JAPAN. NEXT STO P. KIMONO ( 着物 ). T raditional garment worn by men, women and children. The word "kimono", which literally means a "thing to wear" ( ki "wear" and mono "thing"). Different styles . All Beautiful . All ART. Different colours . One BIG Problem.
Traditional garment worn by men, women and children. The word "kimono", which literally means a "thing to wear" (ki "wear" and mono "thing")
kimono—had no pockets; however, men who wore them needed a place to store their personal belongings, such as pipes, tobacco, money, seals, or medicines.
Miniature sculptures that were invented in 17th-century Japan to serve a practical function (the two Japanese characters ne+tsuke mean "root" and "to attach").
Another elongated netsuke with a curved top and bottom. It sits behind the obi with the curved ends visible above and below the obi.
Subset of katabori which are carved out for a hollow center. Clams are most commonly the motifs for this type of netsuke
Also known as a Dharma doll, is a hollow, round, Japanese traditional doll modeled after Bodhidharma, the founder of the Zen sect of Buddhism.
These dolls, though typically red and depicting a bearded man (Dharma), vary greatly in color and design depending on region and artist
Though considered an omocha, meaning toy, Daruma has a design that is rich in symbolism and is regarded more as a talisman of good luck to the Japanese.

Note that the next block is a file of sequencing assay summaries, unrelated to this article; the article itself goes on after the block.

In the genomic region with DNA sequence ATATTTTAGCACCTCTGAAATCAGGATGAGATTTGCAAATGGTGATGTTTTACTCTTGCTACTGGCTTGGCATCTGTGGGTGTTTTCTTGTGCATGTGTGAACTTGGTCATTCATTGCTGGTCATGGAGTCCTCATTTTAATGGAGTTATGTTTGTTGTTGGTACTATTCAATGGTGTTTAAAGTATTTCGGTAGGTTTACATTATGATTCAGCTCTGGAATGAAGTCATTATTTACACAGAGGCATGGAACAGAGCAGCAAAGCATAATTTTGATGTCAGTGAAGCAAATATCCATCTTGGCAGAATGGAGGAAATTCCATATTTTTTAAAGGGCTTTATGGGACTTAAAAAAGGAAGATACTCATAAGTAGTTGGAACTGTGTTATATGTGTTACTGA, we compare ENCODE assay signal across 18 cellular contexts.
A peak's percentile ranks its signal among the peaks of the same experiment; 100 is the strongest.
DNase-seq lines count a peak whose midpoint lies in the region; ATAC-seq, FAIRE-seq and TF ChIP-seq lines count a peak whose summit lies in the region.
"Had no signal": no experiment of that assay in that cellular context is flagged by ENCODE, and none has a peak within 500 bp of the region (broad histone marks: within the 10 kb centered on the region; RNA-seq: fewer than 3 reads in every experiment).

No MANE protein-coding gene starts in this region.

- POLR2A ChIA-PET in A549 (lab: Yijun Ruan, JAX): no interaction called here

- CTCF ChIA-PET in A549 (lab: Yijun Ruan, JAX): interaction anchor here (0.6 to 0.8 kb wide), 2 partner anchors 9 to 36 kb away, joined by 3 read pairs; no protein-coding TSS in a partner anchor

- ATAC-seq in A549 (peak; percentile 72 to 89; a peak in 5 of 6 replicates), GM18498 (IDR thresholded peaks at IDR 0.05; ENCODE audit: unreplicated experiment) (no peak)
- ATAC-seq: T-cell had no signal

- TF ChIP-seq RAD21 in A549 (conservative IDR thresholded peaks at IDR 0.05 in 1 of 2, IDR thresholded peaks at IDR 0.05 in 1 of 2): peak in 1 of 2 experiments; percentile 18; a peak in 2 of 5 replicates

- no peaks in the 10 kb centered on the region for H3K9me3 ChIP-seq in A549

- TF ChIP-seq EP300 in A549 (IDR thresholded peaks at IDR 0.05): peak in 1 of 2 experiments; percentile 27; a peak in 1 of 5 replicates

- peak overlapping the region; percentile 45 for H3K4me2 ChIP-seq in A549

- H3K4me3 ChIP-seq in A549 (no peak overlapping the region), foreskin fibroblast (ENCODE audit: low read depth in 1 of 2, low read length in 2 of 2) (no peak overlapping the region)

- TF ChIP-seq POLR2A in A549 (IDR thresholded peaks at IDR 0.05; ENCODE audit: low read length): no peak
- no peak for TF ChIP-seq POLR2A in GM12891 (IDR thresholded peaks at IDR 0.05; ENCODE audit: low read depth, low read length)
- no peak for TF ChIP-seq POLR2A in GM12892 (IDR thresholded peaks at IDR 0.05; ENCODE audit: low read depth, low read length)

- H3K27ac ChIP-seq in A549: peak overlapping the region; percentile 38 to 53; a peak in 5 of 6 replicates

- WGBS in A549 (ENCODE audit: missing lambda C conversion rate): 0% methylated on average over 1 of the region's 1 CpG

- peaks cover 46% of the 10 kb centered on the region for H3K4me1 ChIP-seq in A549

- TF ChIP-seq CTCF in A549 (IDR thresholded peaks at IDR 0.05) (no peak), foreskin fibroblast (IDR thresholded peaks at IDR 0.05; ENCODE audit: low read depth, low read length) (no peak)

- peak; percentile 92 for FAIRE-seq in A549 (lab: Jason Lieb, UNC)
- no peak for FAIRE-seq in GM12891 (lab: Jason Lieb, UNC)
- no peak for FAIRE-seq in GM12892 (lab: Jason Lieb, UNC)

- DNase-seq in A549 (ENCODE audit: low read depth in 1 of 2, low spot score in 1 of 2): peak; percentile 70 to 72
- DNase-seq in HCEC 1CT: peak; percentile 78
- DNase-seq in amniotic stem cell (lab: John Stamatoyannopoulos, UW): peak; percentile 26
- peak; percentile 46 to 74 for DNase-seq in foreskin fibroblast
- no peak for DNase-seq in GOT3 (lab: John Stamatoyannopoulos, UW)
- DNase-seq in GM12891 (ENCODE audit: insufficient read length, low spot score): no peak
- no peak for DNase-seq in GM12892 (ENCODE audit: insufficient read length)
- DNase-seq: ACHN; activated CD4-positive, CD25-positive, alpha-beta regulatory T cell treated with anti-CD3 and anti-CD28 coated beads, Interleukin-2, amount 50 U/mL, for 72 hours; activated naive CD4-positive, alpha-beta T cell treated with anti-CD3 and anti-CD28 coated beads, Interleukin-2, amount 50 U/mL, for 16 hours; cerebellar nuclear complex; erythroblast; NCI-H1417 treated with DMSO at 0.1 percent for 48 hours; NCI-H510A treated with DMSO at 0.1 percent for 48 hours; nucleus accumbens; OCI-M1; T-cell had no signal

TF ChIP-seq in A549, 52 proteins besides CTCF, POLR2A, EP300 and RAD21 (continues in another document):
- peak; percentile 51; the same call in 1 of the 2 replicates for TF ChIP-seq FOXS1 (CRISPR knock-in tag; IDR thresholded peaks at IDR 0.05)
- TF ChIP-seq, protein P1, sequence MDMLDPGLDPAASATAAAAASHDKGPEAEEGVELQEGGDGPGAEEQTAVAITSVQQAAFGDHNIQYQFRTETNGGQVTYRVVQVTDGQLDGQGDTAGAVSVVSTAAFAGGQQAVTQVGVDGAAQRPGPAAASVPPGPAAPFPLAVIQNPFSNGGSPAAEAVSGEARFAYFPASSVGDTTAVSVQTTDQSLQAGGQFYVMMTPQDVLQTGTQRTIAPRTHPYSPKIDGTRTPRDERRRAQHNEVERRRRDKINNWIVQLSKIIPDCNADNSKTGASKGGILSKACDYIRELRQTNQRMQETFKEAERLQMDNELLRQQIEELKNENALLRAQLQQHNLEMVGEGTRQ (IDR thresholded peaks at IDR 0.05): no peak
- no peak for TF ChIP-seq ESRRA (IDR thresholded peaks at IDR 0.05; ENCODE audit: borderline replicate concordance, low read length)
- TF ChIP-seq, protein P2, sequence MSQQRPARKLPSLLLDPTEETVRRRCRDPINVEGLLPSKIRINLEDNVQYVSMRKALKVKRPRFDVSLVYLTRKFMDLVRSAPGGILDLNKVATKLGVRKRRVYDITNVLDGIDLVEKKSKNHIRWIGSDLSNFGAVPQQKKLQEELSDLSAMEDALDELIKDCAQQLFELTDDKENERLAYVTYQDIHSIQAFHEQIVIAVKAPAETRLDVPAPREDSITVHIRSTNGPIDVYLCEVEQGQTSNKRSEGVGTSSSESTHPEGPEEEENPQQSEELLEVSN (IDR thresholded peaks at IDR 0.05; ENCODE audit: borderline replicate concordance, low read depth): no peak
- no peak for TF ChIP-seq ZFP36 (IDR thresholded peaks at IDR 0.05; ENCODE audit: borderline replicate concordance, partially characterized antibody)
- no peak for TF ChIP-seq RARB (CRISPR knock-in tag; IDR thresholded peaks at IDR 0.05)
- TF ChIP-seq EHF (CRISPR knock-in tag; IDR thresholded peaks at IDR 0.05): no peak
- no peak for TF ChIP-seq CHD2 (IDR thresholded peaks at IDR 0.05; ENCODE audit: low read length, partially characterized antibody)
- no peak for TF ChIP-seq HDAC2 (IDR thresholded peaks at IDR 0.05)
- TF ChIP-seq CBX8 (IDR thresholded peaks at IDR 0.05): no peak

Daruma dolls are seen as a symbol of perseverance and good luck, making them a popular gift of encouragement.
Originally from northern Japan. They are handmade from wood, have a simple trunk and an enlarged head with a few thin, painted lines to define the face
The body has a floral design painted in red, black, and sometimes yellow, and covered with a layer of wax.
One characteristic of kokeshi dolls is their lack of arms or legs.
The bottom is marked with the signature of the artist.
A technique best known for its use in the ukiyo-e artistic genre; however, it was also used very widely for printing books in the same period.
Torii Kiyomasu, Ichikawa Danjūrō I in the role of TakenukiGorō. A famous early 18th century actor print of the Torii school
Original print by Hokusai
Usually only the shite, the main actor, wears a mask. However, in some cases, the tsure may also wear a mask, particularly in the case of female roles
All have names. They are carved from blocks of Japanese cypress (檜 "hinoki"), and painted with natural pigments on a neutral base of glue and crunched seashell.